"LIBRARY JOURNAL" BOOK REVIEW
Spencer (Musical Theatre Writer’s Survival Guide) is not only an award-winning composer/lyricist but also a lifelong fan of novelizations and tie-in books. “Media tie-in writing is literature. Real literature,” he persuasively argues in this massive and affectionate history of novelizations. Screenplay novelizations of silent films began appearing in 1915, decades after stage play novelizations. Far from hack writers, among the notables who wrote novelizations are Pulitzer Prize winner Upton Sinclair (who novelized the play Damaged Goods in 1913); National Book Award winner Paul Monette who penned tie-ins for Werner Herzog’s Nosferatu and Brian De Palma’s Scarface; and Isaac Asimov, who novelized Fantastic Voyage. This is a fascinating history of the shockingly prolific writers who published books under various names. Spencer also conducts illuminating interviews with tie-in veterans John Peel, Martin Noble, and Linda Stewart (who wrote the novelization of Absence of Malice without a finished screenplay). There are also chapter-long appreciations and career overviews of William Johnston, Michael Avallone (writing approximately 200 novelizations, ranging from Sam Fuller’s Shock Corridor to Beneath the Planet of the Apes), and others.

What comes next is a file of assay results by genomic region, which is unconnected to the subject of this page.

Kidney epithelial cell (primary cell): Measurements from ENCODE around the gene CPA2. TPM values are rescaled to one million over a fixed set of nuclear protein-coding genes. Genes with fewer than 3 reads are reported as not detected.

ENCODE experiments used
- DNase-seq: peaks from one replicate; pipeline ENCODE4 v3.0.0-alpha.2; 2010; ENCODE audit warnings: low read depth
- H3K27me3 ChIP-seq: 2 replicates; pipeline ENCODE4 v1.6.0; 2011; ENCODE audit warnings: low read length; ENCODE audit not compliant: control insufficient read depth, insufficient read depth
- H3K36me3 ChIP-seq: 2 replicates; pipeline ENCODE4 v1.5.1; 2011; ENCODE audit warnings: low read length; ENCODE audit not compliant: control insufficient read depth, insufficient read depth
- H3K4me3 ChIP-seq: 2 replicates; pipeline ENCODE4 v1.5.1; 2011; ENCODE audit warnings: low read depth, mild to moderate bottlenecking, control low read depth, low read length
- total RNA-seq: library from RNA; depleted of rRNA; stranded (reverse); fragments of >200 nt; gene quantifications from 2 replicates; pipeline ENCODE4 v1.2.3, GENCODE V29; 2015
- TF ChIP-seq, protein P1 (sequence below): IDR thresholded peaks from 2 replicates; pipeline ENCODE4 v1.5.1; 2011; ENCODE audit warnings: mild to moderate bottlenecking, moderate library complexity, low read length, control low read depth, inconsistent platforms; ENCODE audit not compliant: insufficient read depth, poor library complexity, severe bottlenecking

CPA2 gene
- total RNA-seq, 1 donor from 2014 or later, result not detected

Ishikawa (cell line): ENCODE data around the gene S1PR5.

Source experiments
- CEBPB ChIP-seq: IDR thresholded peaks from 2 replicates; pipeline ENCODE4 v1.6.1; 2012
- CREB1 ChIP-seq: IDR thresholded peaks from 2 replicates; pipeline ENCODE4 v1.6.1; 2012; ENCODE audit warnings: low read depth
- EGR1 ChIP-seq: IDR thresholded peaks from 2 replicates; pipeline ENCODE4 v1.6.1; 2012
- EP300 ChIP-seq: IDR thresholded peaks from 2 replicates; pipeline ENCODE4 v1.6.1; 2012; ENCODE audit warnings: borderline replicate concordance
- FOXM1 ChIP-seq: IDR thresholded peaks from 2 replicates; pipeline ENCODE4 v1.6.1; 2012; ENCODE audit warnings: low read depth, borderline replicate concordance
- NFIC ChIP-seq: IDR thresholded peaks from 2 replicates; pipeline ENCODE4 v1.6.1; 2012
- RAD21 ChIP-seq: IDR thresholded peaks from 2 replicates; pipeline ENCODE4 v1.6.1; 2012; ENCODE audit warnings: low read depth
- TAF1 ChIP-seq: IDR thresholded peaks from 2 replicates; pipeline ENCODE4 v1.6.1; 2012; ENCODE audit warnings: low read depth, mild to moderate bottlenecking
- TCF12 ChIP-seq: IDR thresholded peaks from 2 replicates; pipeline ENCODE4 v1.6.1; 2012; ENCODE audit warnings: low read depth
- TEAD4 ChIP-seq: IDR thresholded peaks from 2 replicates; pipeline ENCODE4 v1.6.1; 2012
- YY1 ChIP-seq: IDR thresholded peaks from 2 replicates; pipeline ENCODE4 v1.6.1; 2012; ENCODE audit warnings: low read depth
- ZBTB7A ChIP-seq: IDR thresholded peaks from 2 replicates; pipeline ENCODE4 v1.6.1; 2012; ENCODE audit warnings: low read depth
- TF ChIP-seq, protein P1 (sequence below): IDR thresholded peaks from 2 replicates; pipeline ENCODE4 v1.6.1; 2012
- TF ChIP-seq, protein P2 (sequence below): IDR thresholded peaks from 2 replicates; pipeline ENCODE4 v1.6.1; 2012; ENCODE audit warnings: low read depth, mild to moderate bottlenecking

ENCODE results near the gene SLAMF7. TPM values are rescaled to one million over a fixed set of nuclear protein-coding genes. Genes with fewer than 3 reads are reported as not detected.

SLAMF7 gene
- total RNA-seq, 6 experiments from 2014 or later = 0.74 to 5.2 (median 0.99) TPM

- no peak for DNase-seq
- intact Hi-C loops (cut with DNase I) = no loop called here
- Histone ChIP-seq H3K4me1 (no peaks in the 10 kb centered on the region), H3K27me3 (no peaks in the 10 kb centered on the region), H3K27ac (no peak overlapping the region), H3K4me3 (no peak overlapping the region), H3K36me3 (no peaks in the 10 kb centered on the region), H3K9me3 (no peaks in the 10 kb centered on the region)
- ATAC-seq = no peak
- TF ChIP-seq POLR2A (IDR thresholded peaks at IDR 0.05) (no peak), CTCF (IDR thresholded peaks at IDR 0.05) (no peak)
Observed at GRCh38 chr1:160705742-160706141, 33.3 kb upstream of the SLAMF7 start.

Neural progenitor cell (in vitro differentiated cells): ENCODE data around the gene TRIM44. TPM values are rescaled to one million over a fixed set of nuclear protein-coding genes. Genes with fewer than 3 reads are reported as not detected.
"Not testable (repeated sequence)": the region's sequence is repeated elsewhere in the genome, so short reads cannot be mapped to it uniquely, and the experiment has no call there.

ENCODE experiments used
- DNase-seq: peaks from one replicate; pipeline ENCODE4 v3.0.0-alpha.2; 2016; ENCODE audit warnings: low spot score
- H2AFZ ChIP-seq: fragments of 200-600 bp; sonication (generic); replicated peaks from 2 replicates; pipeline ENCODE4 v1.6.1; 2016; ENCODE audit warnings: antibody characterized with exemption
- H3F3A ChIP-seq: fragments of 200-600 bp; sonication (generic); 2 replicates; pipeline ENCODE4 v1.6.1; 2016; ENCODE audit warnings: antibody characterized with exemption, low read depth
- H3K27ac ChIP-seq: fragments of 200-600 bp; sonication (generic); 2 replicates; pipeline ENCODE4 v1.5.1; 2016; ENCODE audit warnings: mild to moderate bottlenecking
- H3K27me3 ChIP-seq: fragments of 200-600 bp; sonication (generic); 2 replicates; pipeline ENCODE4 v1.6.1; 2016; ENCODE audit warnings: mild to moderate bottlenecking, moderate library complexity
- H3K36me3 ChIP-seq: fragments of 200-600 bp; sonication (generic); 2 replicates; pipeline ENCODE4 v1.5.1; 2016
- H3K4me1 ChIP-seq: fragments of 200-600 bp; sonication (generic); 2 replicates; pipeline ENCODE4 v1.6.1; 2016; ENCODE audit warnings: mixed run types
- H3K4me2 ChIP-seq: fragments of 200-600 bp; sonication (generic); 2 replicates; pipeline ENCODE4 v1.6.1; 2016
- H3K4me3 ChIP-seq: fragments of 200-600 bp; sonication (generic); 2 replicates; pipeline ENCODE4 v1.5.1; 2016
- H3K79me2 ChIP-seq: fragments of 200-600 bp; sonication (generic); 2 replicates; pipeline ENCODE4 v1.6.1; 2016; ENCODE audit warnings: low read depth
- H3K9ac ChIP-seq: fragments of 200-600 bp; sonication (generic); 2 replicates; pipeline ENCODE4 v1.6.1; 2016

VERDICT Packed with photos, this is the perfect reference tool for the publishing genre that launched many lifetime readers.